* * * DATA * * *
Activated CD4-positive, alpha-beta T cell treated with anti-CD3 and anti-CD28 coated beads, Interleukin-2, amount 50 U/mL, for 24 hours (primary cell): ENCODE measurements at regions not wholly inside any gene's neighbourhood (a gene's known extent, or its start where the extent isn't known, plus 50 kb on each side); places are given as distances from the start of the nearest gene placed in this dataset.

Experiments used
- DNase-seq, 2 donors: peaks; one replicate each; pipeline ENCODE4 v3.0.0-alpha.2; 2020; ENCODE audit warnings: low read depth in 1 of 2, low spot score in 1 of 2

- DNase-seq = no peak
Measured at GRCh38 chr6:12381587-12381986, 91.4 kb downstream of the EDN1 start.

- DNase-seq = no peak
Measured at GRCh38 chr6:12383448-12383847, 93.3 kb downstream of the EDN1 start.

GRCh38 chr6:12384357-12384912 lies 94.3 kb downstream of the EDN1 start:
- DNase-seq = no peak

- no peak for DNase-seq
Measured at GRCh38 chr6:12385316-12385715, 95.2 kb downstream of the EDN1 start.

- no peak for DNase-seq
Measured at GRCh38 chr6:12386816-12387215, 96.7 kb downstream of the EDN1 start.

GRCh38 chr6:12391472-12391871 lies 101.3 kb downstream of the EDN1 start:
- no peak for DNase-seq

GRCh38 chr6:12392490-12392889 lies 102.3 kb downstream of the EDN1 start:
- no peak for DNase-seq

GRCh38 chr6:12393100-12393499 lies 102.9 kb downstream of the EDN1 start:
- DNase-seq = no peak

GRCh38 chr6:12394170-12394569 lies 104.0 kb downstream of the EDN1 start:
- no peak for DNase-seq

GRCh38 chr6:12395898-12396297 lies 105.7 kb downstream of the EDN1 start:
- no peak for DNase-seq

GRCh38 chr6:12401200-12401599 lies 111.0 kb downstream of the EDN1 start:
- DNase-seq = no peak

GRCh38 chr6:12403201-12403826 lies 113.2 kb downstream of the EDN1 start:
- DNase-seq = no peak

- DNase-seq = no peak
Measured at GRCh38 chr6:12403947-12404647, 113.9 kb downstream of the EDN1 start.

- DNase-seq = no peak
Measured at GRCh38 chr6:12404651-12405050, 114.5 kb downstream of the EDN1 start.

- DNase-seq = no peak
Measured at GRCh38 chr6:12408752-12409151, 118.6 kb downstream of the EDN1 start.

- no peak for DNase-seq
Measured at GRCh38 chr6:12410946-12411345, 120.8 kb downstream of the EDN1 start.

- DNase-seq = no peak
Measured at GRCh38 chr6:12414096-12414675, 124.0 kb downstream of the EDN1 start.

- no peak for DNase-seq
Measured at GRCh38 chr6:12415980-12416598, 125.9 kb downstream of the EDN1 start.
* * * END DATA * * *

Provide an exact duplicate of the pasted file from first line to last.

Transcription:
Activated CD4-positive, alpha-beta T cell treated with anti-CD3 and anti-CD28 coated beads, Interleukin-2, amount 50 U/mL, for 24 hours (primary cell): ENCODE measurements at regions not wholly inside any gene's neighbourhood (a gene's known extent, or its start where the extent isn't known, plus 50 kb on each side); places are given as distances from the start of the nearest gene placed in this dataset.

Experiments used
- DNase-seq, 2 donors: peaks; one replicate each; pipeline ENCODE4 v3.0.0-alpha.2; 2020; ENCODE audit warnings: low read depth in 1 of 2, low spot score in 1 of 2

- DNase-seq = no peak
Measured at GRCh38 chr6:12381587-12381986, 91.4 kb downstream of the EDN1 start.

- DNase-seq = no peak
Measured at GRCh38 chr6:12383448-12383847, 93.3 kb downstream of the EDN1 start.

GRCh38 chr6:12384357-12384912 lies 94.3 kb downstream of the EDN1 start:
- DNase-seq = no peak

- no peak for DNase-seq
Measured at GRCh38 chr6:12385316-12385715, 95.2 kb downstream of the EDN1 start.

- no peak for DNase-seq
Measured at GRCh38 chr6:12386816-12387215, 96.7 kb downstream of the EDN1 start.

GRCh38 chr6:12391472-12391871 lies 101.3 kb downstream of the EDN1 start:
- no peak for DNase-seq

GRCh38 chr6:12392490-12392889 lies 102.3 kb downstream of the EDN1 start:
- no peak for DNase-seq

GRCh38 chr6:12393100-12393499 lies 102.9 kb downstream of the EDN1 start:
- DNase-seq = no peak

GRCh38 chr6:12394170-12394569 lies 104.0 kb downstream of the EDN1 start:
- no peak for DNase-seq

GRCh38 chr6:12395898-12396297 lies 105.7 kb downstream of the EDN1 start:
- no peak for DNase-seq

GRCh38 chr6:12401200-12401599 lies 111.0 kb downstream of the EDN1 start:
- DNase-seq = no peak

GRCh38 chr6:12403201-12403826 lies 113.2 kb downstream of the EDN1 start:
- DNase-seq = no peak

- DNase-seq = no peak
Measured at GRCh38 chr6:12403947-12404647, 113.9 kb downstream of the EDN1 start.

- DNase-seq = no peak
Measured at GRCh38 chr6:12404651-12405050, 114.5 kb downstream of the EDN1 start.

- DNase-seq = no peak
Measured at GRCh38 chr6:12408752-12409151, 118.6 kb downstream of the EDN1 start.

- no peak for DNase-seq
Measured at GRCh38 chr6:12410946-12411345, 120.8 kb downstream of the EDN1 start.

- DNase-seq = no peak
Measured at GRCh38 chr6:12414096-12414675, 124.0 kb downstream of the EDN1 start.

- no peak for DNase-seq
Measured at GRCh38 chr6:12415980-12416598, 125.9 kb downstream of the EDN1 start.